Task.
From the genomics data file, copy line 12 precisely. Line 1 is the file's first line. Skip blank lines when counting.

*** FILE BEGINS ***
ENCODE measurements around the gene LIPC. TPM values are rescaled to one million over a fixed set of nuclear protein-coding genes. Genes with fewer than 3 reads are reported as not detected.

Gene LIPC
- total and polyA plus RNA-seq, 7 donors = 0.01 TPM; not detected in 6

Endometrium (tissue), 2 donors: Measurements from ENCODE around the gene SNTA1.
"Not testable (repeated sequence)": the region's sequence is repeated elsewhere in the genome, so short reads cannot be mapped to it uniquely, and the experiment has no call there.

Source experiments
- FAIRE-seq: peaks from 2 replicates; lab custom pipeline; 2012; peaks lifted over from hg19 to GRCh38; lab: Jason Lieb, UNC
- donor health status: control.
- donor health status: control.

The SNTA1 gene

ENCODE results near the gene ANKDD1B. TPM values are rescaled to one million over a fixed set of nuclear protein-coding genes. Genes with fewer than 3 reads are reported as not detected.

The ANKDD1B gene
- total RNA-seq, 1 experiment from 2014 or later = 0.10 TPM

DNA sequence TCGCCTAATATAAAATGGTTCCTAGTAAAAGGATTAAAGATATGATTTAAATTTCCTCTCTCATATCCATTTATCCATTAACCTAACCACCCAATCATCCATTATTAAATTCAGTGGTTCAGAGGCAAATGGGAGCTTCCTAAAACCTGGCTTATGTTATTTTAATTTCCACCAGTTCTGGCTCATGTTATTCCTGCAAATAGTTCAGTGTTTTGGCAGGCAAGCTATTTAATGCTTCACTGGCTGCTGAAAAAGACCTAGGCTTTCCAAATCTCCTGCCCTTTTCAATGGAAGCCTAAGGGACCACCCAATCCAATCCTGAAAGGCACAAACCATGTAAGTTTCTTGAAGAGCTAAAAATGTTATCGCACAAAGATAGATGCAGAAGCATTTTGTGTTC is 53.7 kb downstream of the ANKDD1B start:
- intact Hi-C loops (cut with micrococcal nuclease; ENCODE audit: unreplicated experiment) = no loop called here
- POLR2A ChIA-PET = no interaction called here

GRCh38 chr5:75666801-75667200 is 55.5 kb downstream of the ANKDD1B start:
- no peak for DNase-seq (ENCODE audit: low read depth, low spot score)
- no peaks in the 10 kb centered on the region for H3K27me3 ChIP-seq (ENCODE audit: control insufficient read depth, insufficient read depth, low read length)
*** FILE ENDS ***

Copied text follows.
The ANKDD1B gene